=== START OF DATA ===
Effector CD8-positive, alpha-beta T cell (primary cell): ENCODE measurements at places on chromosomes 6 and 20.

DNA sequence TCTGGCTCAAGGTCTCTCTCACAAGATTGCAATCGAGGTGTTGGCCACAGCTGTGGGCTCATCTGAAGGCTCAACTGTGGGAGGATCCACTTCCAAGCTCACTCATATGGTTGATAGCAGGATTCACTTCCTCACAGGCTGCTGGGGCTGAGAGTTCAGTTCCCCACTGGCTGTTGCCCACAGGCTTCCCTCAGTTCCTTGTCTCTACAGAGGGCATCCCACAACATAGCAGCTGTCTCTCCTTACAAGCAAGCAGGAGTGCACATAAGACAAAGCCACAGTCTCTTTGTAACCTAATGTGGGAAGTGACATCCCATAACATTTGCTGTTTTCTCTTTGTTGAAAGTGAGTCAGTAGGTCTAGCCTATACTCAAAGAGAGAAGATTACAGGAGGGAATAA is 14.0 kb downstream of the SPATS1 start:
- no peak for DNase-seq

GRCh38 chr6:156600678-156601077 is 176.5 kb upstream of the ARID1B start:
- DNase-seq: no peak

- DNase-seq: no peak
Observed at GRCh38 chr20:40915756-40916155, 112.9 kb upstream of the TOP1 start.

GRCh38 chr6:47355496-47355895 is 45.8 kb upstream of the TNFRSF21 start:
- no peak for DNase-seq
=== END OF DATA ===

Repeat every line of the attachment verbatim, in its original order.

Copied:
Effector CD8-positive, alpha-beta T cell (primary cell): ENCODE measurements at places on chromosomes 6 and 20.

DNA sequence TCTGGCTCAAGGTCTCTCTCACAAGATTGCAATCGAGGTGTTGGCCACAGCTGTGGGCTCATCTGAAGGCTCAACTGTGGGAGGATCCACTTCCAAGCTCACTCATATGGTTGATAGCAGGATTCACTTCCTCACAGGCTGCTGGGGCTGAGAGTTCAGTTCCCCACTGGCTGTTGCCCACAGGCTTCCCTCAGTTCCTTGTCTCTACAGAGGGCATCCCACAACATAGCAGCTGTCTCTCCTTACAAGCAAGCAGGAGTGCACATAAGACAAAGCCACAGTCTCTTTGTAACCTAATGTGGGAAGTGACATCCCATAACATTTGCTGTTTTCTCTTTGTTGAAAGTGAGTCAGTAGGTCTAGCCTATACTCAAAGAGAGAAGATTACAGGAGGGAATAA is 14.0 kb downstream of the SPATS1 start:
- no peak for DNase-seq

GRCh38 chr6:156600678-156601077 is 176.5 kb upstream of the ARID1B start:
- DNase-seq: no peak

- DNase-seq: no peak
Observed at GRCh38 chr20:40915756-40916155, 112.9 kb upstream of the TOP1 start.

GRCh38 chr6:47355496-47355895 is 45.8 kb upstream of the TNFRSF21 start:
- no peak for DNase-seq